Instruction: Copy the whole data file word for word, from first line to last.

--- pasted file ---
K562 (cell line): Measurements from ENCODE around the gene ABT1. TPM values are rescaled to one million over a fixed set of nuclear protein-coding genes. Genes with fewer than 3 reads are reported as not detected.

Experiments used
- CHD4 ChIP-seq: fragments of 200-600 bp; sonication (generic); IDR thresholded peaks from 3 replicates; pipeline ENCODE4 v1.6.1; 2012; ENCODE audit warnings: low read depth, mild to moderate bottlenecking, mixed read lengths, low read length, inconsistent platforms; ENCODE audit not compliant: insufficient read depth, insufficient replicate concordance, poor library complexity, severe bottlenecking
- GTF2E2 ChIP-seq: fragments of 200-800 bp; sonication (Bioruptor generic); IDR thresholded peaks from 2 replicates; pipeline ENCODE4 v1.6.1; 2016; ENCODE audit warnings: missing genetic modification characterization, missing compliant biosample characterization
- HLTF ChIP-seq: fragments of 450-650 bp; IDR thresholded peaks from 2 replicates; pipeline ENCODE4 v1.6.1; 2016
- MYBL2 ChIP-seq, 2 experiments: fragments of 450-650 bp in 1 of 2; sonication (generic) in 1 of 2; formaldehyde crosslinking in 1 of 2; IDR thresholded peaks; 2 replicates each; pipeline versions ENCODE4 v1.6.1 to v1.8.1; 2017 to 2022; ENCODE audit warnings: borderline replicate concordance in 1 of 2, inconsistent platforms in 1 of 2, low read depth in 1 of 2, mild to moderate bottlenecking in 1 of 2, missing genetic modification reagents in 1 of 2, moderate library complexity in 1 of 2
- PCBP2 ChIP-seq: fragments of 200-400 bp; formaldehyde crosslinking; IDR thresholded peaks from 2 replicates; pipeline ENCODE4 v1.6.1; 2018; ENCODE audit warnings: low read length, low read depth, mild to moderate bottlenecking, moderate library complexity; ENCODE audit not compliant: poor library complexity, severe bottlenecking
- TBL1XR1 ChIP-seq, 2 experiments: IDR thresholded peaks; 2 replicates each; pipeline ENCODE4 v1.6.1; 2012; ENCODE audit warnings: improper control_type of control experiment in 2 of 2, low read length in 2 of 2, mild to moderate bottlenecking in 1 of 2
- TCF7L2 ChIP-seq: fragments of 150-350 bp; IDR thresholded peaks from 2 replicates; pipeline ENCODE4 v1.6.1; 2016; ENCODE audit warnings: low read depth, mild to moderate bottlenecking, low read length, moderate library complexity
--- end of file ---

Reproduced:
K562 (cell line): Measurements from ENCODE around the gene ABT1. TPM values are rescaled to one million over a fixed set of nuclear protein-coding genes. Genes with fewer than 3 reads are reported as not detected.

Experiments used
- CHD4 ChIP-seq: fragments of 200-600 bp; sonication (generic); IDR thresholded peaks from 3 replicates; pipeline ENCODE4 v1.6.1; 2012; ENCODE audit warnings: low read depth, mild to moderate bottlenecking, mixed read lengths, low read length, inconsistent platforms; ENCODE audit not compliant: insufficient read depth, insufficient replicate concordance, poor library complexity, severe bottlenecking
- GTF2E2 ChIP-seq: fragments of 200-800 bp; sonication (Bioruptor generic); IDR thresholded peaks from 2 replicates; pipeline ENCODE4 v1.6.1; 2016; ENCODE audit warnings: missing genetic modification characterization, missing compliant biosample characterization
- HLTF ChIP-seq: fragments of 450-650 bp; IDR thresholded peaks from 2 replicates; pipeline ENCODE4 v1.6.1; 2016
- MYBL2 ChIP-seq, 2 experiments: fragments of 450-650 bp in 1 of 2; sonication (generic) in 1 of 2; formaldehyde crosslinking in 1 of 2; IDR thresholded peaks; 2 replicates each; pipeline versions ENCODE4 v1.6.1 to v1.8.1; 2017 to 2022; ENCODE audit warnings: borderline replicate concordance in 1 of 2, inconsistent platforms in 1 of 2, low read depth in 1 of 2, mild to moderate bottlenecking in 1 of 2, missing genetic modification reagents in 1 of 2, moderate library complexity in 1 of 2
- PCBP2 ChIP-seq: fragments of 200-400 bp; formaldehyde crosslinking; IDR thresholded peaks from 2 replicates; pipeline ENCODE4 v1.6.1; 2018; ENCODE audit warnings: low read length, low read depth, mild to moderate bottlenecking, moderate library complexity; ENCODE audit not compliant: poor library complexity, severe bottlenecking
- TBL1XR1 ChIP-seq, 2 experiments: IDR thresholded peaks; 2 replicates each; pipeline ENCODE4 v1.6.1; 2012; ENCODE audit warnings: improper control_type of control experiment in 2 of 2, low read length in 2 of 2, mild to moderate bottlenecking in 1 of 2
- TCF7L2 ChIP-seq: fragments of 150-350 bp; IDR thresholded peaks from 2 replicates; pipeline ENCODE4 v1.6.1; 2016; ENCODE audit warnings: low read depth, mild to moderate bottlenecking, low read length, moderate library complexity